Type: | Journal: Clinical cancer research : an official journal of the American Association for Cancer Research | Year: 2016
Azacitidine (AZA) inhibits DNA methyltransferases, including DNMT1, and is currently the standard of care for patients with higher risk myelodysplastic syndrome (HRMDS) or low blast count AML (AML).The expression of 754 microRNAs (miRNAs) was compared in AZA-resistant and AZA-sensitive MDS cells. We investigated the role of differentially expressed miRNAs on DNMT1 expression and AZA-resistance in vitro. We next evaluated anti-DNMT1 miRNAs expression in pretreatment bone marrow samples deriving from 75 patients treated with AZA for HRMDS or AML.Seven miRNAs, including 5 that in silico targeted the DNMT1 3 UTR, were repressed in AZA-resistant cells in which DNMT1 protein levels were significantly higher. Ectopic anti-DNMT1 miRNAs expression decreased DNMT1 expression and increased AZA sensitivity whereas specific inhibition of endogenous anti-DNMT1 miRNAs increased DNMT1 expression and triggered AZA-resistance. In patients treated with AZA, decreased expression of anti-DNMT1 miRNAs was associated with poor outcome. miR-126* had the strongest prognostic impact. Patients with miR-126*Low MDS had significantly lower response rates (p=0.04) and higher relapse rates (p=0.03), as well as shorter progression-free (PFS) (p=0.004) and overall survival (OS) (p=0.004). Multivariate analysis showed that age, miR-126* expression, and revised International Prognostic Scoring System (IPSS-R) risk independently predicted PFS and OS. In 15 patient samples collected over time, decreased miRNA expression levels were associated with secondary resistance.A decreased expression of anti-DNMT1 miRNAs might account for AZA-resistance in HRMDS and AML and that measuring miRNA expression before and during treatment might help predict primary or secondary AZA resistance.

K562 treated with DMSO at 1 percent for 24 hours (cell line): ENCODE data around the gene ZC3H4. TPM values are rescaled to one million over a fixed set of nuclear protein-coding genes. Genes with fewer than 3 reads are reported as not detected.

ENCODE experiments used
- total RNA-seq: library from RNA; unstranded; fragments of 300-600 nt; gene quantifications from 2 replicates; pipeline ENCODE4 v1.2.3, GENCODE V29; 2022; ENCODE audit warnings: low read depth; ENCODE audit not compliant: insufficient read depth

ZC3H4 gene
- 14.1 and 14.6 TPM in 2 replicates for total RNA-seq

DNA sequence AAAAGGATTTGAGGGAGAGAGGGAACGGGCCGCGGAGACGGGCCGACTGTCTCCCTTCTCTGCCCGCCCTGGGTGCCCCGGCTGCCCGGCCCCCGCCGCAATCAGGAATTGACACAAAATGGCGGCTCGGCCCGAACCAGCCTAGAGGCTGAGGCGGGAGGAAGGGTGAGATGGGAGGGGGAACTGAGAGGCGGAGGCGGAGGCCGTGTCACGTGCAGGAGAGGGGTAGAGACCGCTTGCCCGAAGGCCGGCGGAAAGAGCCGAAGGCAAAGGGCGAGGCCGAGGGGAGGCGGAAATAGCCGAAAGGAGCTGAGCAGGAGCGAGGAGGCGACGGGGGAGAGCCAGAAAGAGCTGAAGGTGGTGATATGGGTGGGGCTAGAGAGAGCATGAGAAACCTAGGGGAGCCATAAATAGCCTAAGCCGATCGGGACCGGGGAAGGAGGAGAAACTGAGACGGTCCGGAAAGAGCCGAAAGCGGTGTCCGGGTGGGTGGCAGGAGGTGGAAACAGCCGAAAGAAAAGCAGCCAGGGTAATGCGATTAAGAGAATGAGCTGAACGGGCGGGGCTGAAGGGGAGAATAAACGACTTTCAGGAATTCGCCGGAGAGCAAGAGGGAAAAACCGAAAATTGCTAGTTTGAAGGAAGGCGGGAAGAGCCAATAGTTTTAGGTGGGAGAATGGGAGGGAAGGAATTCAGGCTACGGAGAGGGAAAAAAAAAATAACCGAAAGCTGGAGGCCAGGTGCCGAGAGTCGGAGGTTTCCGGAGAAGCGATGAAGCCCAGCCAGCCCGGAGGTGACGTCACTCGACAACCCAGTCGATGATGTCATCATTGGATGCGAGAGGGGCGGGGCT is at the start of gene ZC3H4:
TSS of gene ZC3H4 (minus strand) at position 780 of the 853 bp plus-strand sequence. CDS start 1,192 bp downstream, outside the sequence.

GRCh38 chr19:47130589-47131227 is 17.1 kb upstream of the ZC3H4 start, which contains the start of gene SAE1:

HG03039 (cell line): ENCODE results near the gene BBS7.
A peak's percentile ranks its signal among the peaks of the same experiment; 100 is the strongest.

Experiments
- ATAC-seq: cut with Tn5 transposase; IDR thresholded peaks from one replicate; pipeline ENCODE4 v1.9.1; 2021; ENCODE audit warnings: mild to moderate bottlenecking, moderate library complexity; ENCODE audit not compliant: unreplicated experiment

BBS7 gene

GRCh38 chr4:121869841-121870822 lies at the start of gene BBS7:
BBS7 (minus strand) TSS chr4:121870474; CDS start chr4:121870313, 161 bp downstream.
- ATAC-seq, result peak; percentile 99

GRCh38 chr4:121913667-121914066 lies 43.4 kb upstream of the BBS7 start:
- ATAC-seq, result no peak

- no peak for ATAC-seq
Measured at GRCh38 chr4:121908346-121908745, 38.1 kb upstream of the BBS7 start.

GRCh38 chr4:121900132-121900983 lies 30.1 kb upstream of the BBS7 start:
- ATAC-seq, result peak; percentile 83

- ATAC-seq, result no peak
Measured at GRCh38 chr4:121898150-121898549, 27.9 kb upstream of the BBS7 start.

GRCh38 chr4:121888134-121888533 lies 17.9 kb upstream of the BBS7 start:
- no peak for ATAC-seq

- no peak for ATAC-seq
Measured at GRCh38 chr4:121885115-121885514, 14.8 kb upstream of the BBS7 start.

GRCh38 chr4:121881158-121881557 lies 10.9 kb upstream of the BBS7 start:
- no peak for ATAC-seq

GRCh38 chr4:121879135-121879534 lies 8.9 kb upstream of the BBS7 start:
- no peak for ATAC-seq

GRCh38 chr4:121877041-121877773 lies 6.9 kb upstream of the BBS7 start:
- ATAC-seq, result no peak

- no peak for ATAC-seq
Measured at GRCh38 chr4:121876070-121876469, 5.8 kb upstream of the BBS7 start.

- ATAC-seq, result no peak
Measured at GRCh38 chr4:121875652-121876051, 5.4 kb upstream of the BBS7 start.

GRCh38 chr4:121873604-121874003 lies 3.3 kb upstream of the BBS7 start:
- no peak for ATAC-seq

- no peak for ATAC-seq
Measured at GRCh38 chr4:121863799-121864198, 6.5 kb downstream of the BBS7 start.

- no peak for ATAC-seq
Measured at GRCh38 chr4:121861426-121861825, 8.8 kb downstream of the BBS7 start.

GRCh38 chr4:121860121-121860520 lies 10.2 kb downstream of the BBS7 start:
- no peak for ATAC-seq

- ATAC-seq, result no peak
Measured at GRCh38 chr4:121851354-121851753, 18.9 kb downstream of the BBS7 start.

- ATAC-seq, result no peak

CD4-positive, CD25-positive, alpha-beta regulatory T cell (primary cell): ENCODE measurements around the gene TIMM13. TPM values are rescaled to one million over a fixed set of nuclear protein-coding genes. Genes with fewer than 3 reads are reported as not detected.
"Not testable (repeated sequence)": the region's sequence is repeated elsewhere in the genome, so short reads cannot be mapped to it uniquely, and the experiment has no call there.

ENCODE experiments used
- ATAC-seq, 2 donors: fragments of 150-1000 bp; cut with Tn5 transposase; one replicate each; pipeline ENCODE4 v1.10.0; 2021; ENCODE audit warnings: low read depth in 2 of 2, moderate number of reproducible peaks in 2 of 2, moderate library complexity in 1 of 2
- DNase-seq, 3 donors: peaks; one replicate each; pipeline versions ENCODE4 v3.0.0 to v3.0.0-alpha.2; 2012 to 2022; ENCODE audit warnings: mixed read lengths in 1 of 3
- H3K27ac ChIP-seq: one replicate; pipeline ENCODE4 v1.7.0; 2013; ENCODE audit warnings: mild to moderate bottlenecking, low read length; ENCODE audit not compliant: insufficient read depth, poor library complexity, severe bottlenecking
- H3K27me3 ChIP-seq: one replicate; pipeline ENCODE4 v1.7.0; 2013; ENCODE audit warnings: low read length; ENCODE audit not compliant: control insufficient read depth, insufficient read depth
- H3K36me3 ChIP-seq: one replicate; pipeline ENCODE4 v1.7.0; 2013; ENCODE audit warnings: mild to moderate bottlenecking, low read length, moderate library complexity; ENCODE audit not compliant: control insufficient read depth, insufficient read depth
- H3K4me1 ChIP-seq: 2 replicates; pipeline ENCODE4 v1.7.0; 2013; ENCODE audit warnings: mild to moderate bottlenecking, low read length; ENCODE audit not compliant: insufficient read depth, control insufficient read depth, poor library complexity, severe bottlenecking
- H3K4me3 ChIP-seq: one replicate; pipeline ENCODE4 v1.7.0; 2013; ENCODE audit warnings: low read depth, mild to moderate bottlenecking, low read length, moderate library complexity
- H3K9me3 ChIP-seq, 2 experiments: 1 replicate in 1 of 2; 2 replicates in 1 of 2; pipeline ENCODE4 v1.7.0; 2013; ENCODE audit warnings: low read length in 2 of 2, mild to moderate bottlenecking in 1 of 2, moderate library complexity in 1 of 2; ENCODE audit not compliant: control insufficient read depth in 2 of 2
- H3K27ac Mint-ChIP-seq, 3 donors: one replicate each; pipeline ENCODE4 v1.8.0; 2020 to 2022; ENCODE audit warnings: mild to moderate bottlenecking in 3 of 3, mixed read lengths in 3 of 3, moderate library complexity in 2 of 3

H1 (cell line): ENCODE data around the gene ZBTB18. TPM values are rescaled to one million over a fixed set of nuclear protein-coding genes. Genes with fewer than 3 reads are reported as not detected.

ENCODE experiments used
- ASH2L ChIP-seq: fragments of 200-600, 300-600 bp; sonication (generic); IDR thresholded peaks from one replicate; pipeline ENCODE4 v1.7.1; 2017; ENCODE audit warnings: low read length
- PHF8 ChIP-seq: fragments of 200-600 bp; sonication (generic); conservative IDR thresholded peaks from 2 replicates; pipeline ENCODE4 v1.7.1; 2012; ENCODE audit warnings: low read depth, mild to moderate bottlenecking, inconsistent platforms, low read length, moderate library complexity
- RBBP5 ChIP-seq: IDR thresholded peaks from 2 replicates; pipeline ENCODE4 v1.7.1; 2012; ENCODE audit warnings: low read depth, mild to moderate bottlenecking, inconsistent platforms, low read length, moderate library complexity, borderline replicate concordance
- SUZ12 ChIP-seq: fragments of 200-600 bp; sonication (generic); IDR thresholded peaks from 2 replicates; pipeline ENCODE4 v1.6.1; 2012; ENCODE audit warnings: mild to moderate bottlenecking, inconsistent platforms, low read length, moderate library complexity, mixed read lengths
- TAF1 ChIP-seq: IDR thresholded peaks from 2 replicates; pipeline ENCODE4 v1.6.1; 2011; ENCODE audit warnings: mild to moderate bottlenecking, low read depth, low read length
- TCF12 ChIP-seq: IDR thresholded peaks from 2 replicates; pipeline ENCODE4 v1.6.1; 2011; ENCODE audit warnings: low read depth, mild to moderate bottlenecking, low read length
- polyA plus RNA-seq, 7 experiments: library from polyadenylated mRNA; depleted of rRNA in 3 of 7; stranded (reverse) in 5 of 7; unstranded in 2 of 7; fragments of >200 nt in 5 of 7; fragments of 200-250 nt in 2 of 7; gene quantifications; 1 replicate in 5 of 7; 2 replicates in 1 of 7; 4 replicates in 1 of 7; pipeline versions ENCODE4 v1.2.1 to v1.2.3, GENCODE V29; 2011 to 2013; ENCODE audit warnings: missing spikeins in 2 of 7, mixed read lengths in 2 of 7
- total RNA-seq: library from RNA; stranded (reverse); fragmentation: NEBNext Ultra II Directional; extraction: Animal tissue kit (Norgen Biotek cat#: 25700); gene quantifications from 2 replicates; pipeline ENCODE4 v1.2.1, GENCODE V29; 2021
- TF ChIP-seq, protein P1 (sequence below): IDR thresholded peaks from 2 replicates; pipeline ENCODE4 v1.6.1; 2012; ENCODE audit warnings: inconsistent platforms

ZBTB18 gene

Jager J.,Center Mediterraneen Of Medecine Moleculaire |
Jager J.,University of Nice Sophia Antipolis |
Corcelle V.,Center Mediterraneen Of Medecine Moleculaire |
Corcelle V.,University of Nice Sophia Antipolis |
And 15 more authors.
Diabetologia | Year: 2011
Aims/hypothesis: Extracellular signal-regulated kinase (ERK) activity is increased in adipose tissue in obesity and type 2 diabetes mellitus and strong evidences suggests that it is implicated in the downregulation of insulin signalling and action in the insulin-resistant state. To determine the role of ERK1 in obesity-associated insulin resistance in vivo, we inactivated Erk1 (also known as Mapk3) in obese leptin-deficient mice (ob/ob). Methods: Mice of genotype ob/ob-Erk1-/- were obtained by crossing Erk1-/- mice with ob/ob mice. Glucose tolerance and insulin sensitivity were studied in 12-week-old mice. Tissue-specific insulin sensitivity, insulin signalling, liver steatosis and adipose tissue inflammation were determined. Results While ob/ob-Erk1-/- and ob/ob mice exhibited comparable body weight and adiposity, ob/ob-Erk1-/- mice did not develop hyperglycaemia and their glucose tolerance was improved. Hyperinsulinaemic-euglycaemic clamp studies demonstrated an increase in whole-body insulin sensitivity in the ob/ob-Erk1-/- mice associated with an increase in both insulin-stimulated glucose disposal in skeletal muscles and adipose tissue insulin sensitivity. This occurred in parallel with improved insulin signalling in both tissues. The ob/ob-Erk1-/- mice were also partially protected against hepatic steatosis with a strong reduction in acetyl-CoA carboxylase level. These metabolic improvements were associated with reduced expression of mRNA encoding inflammatory cytokine and T lymphocyte markers in the adipose tissue. Conclusions/interpretation: Our results demonstrate that the targeting of ERK1 could partially protect obese mice against insulin resistance and liver steatosis by decreasing adipose tissue inflammation and by increasing muscle glucose uptake. Our results indicate that deregulation of the ERK1 pathway could be an important component in obesity-associated metabolic disorders. © Springer-Verlag 2010.
Dhakal R.,Palo Alto Medical Foundation Toxoplasma Serology Laboratory |
Gajurel K.,Stanford University |
Pomares C.,Palo Alto Medical Foundation Toxoplasma Serology Laboratory |
Pomares C.,Stanford University |
And 6 more authors.
Journal of Clinical Microbiology | Year: 2015